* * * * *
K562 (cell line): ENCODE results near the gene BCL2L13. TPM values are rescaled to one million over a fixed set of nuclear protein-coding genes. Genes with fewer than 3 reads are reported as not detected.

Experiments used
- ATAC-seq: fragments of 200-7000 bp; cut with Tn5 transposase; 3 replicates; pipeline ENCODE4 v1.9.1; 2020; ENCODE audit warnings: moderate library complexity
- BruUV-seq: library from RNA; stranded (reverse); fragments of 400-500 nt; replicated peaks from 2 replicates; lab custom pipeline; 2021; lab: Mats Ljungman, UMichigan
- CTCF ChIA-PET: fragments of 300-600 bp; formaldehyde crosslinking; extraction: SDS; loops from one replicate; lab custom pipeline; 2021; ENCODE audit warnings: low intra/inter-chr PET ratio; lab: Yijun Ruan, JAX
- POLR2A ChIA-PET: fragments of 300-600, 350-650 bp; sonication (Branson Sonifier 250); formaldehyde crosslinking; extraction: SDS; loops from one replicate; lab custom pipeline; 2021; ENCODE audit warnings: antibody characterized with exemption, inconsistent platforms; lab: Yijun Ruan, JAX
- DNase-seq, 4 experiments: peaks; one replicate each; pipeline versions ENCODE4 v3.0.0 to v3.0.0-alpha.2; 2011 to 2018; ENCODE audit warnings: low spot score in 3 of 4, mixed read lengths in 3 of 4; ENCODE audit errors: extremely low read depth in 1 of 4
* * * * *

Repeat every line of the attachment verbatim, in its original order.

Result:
K562 (cell line): ENCODE results near the gene BCL2L13. TPM values are rescaled to one million over a fixed set of nuclear protein-coding genes. Genes with fewer than 3 reads are reported as not detected.

Experiments used
- ATAC-seq: fragments of 200-7000 bp; cut with Tn5 transposase; 3 replicates; pipeline ENCODE4 v1.9.1; 2020; ENCODE audit warnings: moderate library complexity
- BruUV-seq: library from RNA; stranded (reverse); fragments of 400-500 nt; replicated peaks from 2 replicates; lab custom pipeline; 2021; lab: Mats Ljungman, UMichigan
- CTCF ChIA-PET: fragments of 300-600 bp; formaldehyde crosslinking; extraction: SDS; loops from one replicate; lab custom pipeline; 2021; ENCODE audit warnings: low intra/inter-chr PET ratio; lab: Yijun Ruan, JAX
- POLR2A ChIA-PET: fragments of 300-600, 350-650 bp; sonication (Branson Sonifier 250); formaldehyde crosslinking; extraction: SDS; loops from one replicate; lab custom pipeline; 2021; ENCODE audit warnings: antibody characterized with exemption, inconsistent platforms; lab: Yijun Ruan, JAX
- DNase-seq, 4 experiments: peaks; one replicate each; pipeline versions ENCODE4 v3.0.0 to v3.0.0-alpha.2; 2011 to 2018; ENCODE audit warnings: low spot score in 3 of 4, mixed read lengths in 3 of 4; ENCODE audit errors: extremely low read depth in 1 of 4